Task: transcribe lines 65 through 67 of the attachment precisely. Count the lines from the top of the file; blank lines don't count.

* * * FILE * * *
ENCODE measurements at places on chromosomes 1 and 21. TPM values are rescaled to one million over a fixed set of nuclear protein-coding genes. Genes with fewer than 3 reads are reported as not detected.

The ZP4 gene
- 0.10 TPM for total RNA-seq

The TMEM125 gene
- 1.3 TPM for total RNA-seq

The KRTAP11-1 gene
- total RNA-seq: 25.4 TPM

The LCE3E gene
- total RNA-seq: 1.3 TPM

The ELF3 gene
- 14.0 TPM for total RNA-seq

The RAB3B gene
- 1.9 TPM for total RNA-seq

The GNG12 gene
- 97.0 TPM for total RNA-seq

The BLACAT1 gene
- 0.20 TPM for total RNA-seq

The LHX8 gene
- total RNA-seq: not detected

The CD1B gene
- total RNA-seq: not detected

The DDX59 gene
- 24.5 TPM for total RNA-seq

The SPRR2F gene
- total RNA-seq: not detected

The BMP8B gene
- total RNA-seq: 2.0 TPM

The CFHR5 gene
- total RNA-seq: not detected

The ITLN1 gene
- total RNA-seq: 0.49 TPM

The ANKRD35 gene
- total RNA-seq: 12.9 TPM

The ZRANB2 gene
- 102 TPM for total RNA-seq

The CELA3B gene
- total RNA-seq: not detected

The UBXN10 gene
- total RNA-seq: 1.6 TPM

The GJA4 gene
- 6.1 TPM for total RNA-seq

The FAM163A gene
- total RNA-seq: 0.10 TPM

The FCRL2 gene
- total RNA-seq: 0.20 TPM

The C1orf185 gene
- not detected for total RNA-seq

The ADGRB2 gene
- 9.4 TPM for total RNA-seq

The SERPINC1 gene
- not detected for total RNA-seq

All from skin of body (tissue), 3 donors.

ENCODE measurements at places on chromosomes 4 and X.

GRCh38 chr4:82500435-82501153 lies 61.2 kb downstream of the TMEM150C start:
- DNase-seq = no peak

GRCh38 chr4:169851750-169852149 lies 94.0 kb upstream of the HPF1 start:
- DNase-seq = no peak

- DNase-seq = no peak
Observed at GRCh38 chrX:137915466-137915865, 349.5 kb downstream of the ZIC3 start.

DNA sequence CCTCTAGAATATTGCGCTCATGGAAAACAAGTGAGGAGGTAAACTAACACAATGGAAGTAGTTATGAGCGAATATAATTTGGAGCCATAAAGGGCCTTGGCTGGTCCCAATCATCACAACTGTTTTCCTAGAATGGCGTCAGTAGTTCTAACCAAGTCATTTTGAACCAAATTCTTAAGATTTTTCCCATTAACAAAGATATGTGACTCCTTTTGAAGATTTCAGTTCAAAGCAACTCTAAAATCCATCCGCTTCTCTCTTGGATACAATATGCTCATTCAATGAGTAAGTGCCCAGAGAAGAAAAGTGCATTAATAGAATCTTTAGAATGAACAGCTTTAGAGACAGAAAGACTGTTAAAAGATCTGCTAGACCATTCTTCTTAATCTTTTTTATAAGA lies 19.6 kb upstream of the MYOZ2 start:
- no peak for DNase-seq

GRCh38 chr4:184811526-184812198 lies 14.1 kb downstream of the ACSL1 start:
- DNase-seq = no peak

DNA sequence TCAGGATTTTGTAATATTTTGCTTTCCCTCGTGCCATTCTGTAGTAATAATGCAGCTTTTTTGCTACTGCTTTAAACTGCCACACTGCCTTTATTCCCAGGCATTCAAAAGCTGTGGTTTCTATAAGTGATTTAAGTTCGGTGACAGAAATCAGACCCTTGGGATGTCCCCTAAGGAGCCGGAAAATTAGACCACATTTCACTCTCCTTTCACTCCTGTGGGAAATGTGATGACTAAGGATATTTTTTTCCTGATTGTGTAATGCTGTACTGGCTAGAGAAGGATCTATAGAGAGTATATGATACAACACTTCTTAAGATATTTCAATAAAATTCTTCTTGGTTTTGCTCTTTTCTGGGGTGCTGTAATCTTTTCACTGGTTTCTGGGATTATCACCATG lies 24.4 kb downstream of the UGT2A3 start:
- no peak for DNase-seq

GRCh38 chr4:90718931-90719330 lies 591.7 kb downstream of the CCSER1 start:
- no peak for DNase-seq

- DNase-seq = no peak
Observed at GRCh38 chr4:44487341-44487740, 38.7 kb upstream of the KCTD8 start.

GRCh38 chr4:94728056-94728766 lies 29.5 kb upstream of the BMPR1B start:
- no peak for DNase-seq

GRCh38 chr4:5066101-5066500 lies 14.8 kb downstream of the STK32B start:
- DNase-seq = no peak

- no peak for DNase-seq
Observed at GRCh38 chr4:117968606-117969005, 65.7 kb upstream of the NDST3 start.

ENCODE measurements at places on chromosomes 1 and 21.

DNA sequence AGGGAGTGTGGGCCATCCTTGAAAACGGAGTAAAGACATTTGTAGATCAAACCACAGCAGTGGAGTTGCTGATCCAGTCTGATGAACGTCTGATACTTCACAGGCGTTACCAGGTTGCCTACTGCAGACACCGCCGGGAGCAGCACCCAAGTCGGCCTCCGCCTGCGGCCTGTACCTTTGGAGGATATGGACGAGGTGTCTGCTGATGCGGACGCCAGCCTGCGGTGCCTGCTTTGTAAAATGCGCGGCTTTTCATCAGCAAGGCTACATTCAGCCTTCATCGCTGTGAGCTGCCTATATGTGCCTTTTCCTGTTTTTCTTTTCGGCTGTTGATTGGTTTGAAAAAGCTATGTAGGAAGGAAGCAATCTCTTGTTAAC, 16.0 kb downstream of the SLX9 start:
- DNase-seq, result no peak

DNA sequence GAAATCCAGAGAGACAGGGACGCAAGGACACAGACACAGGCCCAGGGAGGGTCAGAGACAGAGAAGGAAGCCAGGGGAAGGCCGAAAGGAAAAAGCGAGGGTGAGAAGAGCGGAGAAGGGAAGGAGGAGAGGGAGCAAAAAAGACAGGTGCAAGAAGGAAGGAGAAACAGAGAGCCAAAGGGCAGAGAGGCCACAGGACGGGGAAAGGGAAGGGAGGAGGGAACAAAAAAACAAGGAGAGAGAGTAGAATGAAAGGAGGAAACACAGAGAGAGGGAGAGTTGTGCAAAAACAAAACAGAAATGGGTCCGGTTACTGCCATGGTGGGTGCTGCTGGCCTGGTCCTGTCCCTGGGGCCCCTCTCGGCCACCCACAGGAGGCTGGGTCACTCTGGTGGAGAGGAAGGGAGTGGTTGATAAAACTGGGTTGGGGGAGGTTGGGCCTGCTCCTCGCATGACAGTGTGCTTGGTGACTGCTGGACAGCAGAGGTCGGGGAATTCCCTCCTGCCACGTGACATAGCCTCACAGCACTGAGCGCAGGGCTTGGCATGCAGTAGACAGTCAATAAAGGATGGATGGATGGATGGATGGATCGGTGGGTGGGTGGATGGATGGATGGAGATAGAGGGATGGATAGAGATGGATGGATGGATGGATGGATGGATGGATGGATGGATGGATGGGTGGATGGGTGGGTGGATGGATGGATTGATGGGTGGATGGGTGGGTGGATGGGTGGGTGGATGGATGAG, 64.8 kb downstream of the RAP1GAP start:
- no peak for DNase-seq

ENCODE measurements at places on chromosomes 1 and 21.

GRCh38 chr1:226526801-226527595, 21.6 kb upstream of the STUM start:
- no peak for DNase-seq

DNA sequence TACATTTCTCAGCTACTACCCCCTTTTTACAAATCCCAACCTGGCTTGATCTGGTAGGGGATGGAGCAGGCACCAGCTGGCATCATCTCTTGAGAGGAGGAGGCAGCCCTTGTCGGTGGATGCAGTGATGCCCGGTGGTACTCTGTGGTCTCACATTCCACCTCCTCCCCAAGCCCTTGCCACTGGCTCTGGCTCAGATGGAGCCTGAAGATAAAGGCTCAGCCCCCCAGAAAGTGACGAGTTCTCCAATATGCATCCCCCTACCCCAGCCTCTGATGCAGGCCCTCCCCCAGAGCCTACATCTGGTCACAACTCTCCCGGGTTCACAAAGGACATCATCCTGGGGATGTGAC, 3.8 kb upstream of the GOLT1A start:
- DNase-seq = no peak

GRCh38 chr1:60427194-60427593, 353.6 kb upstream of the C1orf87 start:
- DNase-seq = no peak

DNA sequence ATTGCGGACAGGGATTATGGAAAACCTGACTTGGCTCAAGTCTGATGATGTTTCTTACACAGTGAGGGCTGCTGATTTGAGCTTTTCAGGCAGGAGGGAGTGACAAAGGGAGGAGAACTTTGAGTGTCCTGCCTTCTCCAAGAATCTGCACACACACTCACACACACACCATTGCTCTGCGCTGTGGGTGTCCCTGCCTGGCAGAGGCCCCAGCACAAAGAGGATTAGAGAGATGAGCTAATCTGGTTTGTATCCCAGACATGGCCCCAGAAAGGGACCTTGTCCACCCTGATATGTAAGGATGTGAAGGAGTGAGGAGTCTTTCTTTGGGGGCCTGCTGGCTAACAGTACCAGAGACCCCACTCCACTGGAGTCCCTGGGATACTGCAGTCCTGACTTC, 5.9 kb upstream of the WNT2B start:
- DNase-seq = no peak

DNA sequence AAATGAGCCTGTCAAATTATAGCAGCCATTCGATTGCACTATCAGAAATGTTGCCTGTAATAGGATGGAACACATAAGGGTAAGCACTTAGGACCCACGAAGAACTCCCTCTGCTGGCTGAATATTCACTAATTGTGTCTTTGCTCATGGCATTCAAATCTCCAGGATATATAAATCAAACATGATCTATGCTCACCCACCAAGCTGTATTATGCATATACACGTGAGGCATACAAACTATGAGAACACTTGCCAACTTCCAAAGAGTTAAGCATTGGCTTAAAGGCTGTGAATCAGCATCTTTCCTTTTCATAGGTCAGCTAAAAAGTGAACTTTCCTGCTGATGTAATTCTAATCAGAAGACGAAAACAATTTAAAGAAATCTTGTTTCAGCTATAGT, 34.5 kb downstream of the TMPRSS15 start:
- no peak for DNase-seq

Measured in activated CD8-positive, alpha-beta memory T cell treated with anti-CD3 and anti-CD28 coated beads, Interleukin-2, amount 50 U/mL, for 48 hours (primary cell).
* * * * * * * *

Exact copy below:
- no peak for DNase-seq

GRCh38 chr4:90718931-90719330 lies 591.7 kb downstream of the CCSER1 start:
- no peak for DNase-seq